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Karzai faults coalition, says it is using ‘thugs’

Afghan President Hamid Karzai sat down to talk with Chicago Tribune correspondent Kim Barker in Kabul last week. Excerpts from the interview follow.

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What do you think about being described [by then-presidential candidate Barack Obama] as weak and spending too much time in a bunker?

Bunker? We are in a trench, and our allies are with us. . . . The coalition forces began to employ thugs, and went with those thugs to the homes of hundreds of elders and community people, frightened them into running away from Afghanistan. . . . For years I’ve been saying that the war on terrorism is not in Afghanistan, that it’s in the training camps, it’s in sanctuaries [in Pakistan]. Rather than going there, the coalition went around the Afghan villages, burst into people’s homes and . . . [has been] committing extrajudicial killings in our country. . . . And if this behavior continues, we will be in a deeper trench than we are in today. And the war against terrorism will end in a disgraceful defeat.

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What do you mean, the coalition hired thugs?

They hired [Afghan] thugs . . . thugs or warlords or whatever. They created militias of those people who had no limits to misbehavior. . . . This has to stop if you want to succeed.

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But the West is now talking about doing some sort of Awakenings movement [the mainly Sunni Arab fighters in Iraq that now serve the government] in Afghanistan, which would do precisely what you’re talking about -- empower these tribal groups.

That’s wrong. If we create militias again, we will be ruining this country further. That’s not what I want. I have been talking for a long time first of all about raising a proper police force.

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How will more troops solve the problems in Afghanistan?

Sending more troops to the Afghan cities, to the Afghan villages, will not solve anything. Sending more troops to control the border is sensible, makes sense. Sending more troops to help the Afghans regain the territories that we had, in that by making terrible mistakes we lost to the Taliban, makes sense. That is where I need help. I don’t need help anywhere else.

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But the U.S. is talking about sending the bulk of 4,000 troops to Wardak and Logar provinces, just outside Kabul, next month. What do you think about that?

I don’t think we need forces there. I think we need them on the border, and I think we need them especially to bring [the southern province of] Helmand back under the control of the Afghan people and the Afghan law.

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Do you believe that your neighbor, Pakistan, is serious about the war on terrorism?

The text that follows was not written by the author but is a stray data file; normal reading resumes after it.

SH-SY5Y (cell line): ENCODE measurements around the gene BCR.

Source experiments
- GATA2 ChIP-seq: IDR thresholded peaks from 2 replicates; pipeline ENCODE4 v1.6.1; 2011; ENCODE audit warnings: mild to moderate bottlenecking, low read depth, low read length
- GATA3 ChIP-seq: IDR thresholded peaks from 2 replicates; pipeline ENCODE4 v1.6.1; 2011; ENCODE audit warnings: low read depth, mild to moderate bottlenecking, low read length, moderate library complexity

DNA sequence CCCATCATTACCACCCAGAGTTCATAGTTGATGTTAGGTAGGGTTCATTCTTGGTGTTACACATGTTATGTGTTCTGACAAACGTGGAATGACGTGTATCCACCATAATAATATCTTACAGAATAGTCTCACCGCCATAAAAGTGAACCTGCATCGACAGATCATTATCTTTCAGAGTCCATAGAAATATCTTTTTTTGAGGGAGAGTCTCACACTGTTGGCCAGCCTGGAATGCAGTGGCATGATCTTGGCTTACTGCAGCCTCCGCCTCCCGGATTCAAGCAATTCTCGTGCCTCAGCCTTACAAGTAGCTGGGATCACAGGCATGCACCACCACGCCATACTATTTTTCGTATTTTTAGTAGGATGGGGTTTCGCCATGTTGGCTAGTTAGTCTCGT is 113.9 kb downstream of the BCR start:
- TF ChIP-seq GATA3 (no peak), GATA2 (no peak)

President [Asif Ali] Zardari is, no doubt -- there’s no doubt about that. And I hope he and his government will succeed in this regard. . . . I have full trust in him and his intentions. He has personally suffered a colossal loss [the assassination last December of his wife, former Prime Minister Benazir Bhutto] at the hands of terrorism, so I am sure he will do the right thing.

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What about the Pakistani civilian government’s ability to control the country’s powerful army and intelligence agencies?

That’s a different question. The intention’s right with President Zardari. The ability is something we must all help around.

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What is your biggest mistake in the last seven years?

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There’s a lot that I can talk about. . . . I began to talk to the international community in private, with persuasion, and with a very soft manner. And unfortunately a lot of them thought that it was weakness. It was not. It was manners.

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What is the status right now of negotiations with the Taliban?

I’d like to negotiate with them very much. And I’ve had an opinion on this from the very first day. But I don’t have an address for them. I don’t know where to find them.

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What do you think of President-elect Obama?

I find him a very capable person, and I’m sure he has an understanding of the needs and the difficulties of the Afghan people. I’m not treating his remarks as a criticism of me. He reads reports.

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In many ways, it seems you have become the face of what’s gone wrong in Afghanistan, and people just blame President Karzai for everything. What do you think of that?

That’s absolutely wrong, but I’m the president. Naturally people will blame me. I’m the president. I’m the punching box.

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kim.barker@tribune.com


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